advertiser banner advertiser banner
Digital Issues

Home >  E-Weekly >  May 27, 2014

Some Nasal Bacteria May Help Prevent Infections

Published: May 27, 2014

Patients with a higher percentage of proteobacteria in their noses may be less likely to develop surgical infections, suggesting that it may be possible to design prophylactic procedures that can help prevent skin infections.

In a recent study, researchers who collected nasal samples and cultures from 86 soldiers at Fort Benning, Ga., used DNA sequencing to determine the microbial composition of the samples. They then compared the biodiversity of the bacterial population for those who were colonized and/or infected with methicillin-resistant S. aureus(MRSA) or methicillin-sensitive S. aureus (MSSA) to those who were culture-negative for S. aureus.

Along with finding a significantly higher percentage of proteobacteria in the noses of those who didn't develop infections, they found that S. aureus carriers had a unique nasal microbiome that differed from non-carriers. The researchers believe that this discovery could lead to future prophylactic procedures that can help prevent infections.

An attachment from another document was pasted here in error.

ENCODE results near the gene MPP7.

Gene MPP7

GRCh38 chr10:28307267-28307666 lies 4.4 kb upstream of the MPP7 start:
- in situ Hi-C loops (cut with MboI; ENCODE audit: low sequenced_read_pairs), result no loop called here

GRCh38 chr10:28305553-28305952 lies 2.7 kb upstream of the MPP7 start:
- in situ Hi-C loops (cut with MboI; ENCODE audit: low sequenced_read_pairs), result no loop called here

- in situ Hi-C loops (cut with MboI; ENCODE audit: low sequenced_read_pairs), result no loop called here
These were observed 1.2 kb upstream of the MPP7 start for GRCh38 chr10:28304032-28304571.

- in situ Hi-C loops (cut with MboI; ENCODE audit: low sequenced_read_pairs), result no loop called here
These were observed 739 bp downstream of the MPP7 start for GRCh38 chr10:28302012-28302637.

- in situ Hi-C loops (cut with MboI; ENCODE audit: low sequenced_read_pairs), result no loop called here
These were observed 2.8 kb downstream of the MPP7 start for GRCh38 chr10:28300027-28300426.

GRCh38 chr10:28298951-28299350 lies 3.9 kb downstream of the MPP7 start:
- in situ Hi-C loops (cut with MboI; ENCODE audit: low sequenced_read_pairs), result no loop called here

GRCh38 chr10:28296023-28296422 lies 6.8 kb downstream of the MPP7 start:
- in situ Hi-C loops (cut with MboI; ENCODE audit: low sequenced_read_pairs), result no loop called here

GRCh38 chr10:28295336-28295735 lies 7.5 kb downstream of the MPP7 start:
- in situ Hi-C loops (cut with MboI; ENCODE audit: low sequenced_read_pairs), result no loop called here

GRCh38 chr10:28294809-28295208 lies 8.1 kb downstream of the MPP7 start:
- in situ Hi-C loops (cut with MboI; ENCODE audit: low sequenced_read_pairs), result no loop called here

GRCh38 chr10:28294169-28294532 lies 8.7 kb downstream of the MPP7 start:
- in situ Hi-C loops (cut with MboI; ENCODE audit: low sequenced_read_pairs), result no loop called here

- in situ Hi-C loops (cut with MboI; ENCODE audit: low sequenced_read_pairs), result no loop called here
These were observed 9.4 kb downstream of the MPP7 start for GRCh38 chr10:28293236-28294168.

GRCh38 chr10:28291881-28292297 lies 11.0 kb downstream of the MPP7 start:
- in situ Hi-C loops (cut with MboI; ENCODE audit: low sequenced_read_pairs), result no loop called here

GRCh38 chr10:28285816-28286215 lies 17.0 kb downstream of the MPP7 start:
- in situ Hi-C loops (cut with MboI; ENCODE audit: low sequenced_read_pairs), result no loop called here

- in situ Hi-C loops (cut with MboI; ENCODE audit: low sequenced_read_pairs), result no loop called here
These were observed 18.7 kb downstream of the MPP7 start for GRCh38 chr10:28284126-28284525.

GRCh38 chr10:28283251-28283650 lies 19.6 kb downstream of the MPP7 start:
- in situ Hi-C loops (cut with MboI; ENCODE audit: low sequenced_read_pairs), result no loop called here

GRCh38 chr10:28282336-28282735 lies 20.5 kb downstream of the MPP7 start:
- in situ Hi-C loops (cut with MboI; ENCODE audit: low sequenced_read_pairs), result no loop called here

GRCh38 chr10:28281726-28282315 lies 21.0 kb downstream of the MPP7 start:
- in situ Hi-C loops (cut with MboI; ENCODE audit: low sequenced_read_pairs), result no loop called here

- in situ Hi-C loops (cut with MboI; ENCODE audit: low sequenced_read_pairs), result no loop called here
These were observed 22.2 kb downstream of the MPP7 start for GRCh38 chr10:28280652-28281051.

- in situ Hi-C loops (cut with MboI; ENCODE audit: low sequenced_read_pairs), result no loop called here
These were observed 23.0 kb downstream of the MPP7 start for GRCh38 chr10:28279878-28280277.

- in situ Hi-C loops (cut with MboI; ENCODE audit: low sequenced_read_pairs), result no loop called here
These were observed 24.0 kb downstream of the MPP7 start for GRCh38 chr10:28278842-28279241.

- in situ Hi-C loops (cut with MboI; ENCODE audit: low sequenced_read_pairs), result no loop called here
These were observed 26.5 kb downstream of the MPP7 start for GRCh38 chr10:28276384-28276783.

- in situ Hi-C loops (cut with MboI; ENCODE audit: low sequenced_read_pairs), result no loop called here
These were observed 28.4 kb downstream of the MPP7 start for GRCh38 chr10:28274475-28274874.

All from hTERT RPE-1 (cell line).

Jim Burger

 
Have an account? Please log in:
Email Address:
  Remember my login on this computer

DID YOU SEE THIS?
Infection Control

Kimberly-Clark Health Care Is Now Halyard Health

advertiser banner

Other Articles That May Interest You

Anesthesia Alert: Acing the Pre-Operative Anesthesia Evaluation

The right approach can go a long way toward eliminating anxiety.

Safety: Gear Up for Geriatrics

They can handle surgery, but not the complications of surgery.

Anesthesia Alert: Why Starve and Dehydrate Your Patients?

You are if you're forcing them to fast from midnight.